According to a recent study by law professor Colleen Chien, more patent trolls than ever are emerging from underneath their proverbial bridges to wreak havoc on companies—particularly startups—despite the fact that they have no valid claim on technologies. In fact, this year for the first time, most patent lawsuits have come courtesy of these trolls. Read on for more survey results.
61% Percentage of patent lawsuits that were filed by trolls (through Dec. 1)
45% Percentage of patent suits that trolls filed in 2011
23% Percentage of patent suits filed by trolls in 2006
35% Percentage of startups that have raised between $50 million and $100 million that have faced a patent suit
It’s no secret that litigation is expensive, and in an effort to cover trial costs, some organizations have turned to third-party litigation financing. Supporters argue that it helps to level the playing field between companies with more resources and those with less; detractors say that it could pose ethical conflicts and drag out litigation. But love it or hate it, most litigators expect third-party litigation financing to grow in the next year and a half, according to a new survey from litigation financing provider Burford Group.
96% General counsel who are familiar with the idea of third-party financing
60% General counsel who expect third-party litigation finance to increase in the next 18 months
59% GCs surveyed who believe that it would legal the playing field between parties with unequal financial resources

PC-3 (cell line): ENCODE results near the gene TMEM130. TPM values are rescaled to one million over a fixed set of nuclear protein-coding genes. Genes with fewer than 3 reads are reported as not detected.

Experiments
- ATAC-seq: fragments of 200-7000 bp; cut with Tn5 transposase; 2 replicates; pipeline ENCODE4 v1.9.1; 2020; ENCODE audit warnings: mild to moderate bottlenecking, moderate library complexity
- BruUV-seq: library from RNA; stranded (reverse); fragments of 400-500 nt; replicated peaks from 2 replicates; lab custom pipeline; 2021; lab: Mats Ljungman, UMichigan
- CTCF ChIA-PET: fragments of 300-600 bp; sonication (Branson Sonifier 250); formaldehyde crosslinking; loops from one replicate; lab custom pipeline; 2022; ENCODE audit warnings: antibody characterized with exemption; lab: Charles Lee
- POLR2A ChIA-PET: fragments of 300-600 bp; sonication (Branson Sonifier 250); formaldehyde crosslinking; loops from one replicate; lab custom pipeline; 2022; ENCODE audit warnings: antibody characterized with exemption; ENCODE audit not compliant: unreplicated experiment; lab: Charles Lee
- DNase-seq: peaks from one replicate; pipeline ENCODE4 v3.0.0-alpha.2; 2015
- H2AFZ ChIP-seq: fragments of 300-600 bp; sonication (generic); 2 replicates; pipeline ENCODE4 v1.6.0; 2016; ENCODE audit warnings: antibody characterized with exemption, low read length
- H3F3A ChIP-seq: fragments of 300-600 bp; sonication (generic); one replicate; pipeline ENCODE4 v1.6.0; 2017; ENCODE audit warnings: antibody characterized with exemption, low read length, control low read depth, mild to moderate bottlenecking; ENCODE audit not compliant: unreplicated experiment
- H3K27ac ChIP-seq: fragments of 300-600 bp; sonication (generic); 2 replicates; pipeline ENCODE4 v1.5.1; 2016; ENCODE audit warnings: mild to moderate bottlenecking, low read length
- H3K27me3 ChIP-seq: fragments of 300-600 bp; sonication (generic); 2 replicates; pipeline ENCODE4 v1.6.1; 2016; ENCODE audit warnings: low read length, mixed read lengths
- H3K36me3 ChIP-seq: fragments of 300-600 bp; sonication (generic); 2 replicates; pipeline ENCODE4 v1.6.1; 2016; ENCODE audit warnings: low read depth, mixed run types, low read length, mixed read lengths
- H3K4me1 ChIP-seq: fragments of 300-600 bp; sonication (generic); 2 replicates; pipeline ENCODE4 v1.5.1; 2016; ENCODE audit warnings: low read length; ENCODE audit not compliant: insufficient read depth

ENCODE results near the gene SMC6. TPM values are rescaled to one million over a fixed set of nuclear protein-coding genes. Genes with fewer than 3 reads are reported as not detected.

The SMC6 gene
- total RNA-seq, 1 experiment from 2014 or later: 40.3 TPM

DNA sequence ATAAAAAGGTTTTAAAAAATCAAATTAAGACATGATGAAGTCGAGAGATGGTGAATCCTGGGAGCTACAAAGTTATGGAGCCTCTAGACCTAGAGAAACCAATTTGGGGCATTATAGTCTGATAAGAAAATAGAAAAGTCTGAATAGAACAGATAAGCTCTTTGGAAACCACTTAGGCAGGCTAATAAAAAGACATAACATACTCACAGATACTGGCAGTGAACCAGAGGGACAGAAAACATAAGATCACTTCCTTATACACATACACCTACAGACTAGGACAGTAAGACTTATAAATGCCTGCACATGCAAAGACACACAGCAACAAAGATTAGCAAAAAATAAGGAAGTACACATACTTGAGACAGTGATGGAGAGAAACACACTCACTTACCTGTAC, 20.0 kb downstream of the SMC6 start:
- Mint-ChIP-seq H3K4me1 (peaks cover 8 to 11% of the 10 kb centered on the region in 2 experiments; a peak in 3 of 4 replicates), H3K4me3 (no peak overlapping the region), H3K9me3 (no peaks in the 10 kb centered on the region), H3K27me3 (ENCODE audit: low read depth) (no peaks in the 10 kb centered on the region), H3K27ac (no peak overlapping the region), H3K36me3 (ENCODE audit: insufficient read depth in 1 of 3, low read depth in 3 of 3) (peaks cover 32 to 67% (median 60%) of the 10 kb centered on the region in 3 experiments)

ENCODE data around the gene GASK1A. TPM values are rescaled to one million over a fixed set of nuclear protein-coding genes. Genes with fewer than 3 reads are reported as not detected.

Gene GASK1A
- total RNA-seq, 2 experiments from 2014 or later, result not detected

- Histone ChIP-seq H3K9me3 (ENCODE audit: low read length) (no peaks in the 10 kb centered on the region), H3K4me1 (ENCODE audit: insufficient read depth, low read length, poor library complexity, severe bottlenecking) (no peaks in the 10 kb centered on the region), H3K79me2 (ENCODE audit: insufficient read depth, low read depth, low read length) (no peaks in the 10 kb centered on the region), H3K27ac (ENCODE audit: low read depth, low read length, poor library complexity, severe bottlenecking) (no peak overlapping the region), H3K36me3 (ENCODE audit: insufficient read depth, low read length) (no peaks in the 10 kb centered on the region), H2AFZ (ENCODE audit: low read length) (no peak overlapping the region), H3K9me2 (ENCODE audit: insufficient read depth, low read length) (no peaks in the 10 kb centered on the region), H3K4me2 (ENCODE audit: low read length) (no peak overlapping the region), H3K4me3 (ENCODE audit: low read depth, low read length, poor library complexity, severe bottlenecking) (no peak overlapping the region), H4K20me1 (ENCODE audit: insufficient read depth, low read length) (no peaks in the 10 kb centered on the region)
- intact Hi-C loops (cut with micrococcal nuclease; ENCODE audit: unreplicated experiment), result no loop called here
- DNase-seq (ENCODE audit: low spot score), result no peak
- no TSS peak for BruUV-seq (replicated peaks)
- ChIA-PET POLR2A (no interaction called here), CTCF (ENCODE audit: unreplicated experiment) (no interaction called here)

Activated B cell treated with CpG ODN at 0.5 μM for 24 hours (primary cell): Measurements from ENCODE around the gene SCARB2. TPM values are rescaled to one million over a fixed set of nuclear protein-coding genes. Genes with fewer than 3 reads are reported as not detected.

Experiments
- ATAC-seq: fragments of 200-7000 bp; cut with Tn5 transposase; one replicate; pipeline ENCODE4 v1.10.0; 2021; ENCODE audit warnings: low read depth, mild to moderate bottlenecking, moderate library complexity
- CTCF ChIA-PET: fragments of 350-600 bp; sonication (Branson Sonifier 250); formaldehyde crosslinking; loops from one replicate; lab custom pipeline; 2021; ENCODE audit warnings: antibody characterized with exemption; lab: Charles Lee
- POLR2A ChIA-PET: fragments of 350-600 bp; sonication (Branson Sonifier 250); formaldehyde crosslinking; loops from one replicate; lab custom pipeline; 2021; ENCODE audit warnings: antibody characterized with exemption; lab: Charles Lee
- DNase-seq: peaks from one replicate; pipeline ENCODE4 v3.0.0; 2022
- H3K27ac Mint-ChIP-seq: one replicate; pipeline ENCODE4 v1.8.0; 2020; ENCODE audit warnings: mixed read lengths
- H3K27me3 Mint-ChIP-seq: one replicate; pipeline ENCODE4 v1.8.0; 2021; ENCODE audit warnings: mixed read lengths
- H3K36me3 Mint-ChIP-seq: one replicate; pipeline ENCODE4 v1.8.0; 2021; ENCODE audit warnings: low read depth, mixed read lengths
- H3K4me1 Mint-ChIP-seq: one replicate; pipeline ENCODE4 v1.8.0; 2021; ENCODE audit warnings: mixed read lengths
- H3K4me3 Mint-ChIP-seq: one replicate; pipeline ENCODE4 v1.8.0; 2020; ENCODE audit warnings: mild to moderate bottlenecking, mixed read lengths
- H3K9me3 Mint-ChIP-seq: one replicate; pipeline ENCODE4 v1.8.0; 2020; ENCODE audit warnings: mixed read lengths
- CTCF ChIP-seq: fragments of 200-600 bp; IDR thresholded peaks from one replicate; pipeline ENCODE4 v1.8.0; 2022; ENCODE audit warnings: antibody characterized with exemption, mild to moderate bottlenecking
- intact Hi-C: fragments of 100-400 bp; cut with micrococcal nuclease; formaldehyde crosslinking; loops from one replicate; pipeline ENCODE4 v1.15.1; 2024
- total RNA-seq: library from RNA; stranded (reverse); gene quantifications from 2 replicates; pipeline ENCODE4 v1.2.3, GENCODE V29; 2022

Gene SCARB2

38% General counsel who have worked on a case that could have benefited from litigation financing
Finals time is fast approaching, but fewer aspiring attorneys will be hitting the books this term, according to a new survey from Kaplan Test Prep. More than half of U.S. schools reduced their class sizes for the 2012-2013 school year, largely because of the sad state of the legal jobs market. And the smaller class sizes aren’t the only difference at these schools: Institutions are also revising their curricula to give students more practical skills training.
51% Law schools that cut the size of their 2012 entering classes
63% Admissions officers who said the decrease is due to the contraction of the legal jobs market
28% Law school that will likely cut classes for the current application cycle
68% Schools that have modified their curriculum to make graduates more “practice ready”
Some lucky law firm associates don’t have to worry about getting a lump of coal this holiday season, as several major law firms have announced sizeable end-of-year bonuses over the course of the month. Continuing tradition, Cravath Swain and Moore was the first to reveal its numbers, setting a standard that most other major New York law firms are following.
Boies Schiller, however, broke out of the mold. The firm, which awards bonuses based on productivity rather than seniority, announced that some hefty checks will be coming associates’ way.
$60,000 Bonuses for Cravath’s senior-most associates, up from $37,000 last year (but down from $110,000 in 2007)
$10,000 Bonus amounts for junior associates, up from $7,500 last year
$250,000 Highest year-end bonuses at Boies Schiller, a $50,000 increase from the largest amount last year
$25,000 Lowest bonus at Boies Schiller
Enjoy your bonuses now, law firm partners, because a new study from Wells Fargo Private Bank suggests that more law firms than usual are planning to cull their partnership ranks come 2013. Most of the 115 firms surveyed do not plan to reduce partner numbers, but those that do often cited the problem of underutilized partners.
15% U.S. law firms that plan to reduce their number of partners in the first quarter of next year
1.2% Increase in equity partners at the surveyed firms this quarter
4% Increase in non-equity partners this quarter
-1.7% Decrease in number of hours equity partners billed in the third quarter, compared to the same period last year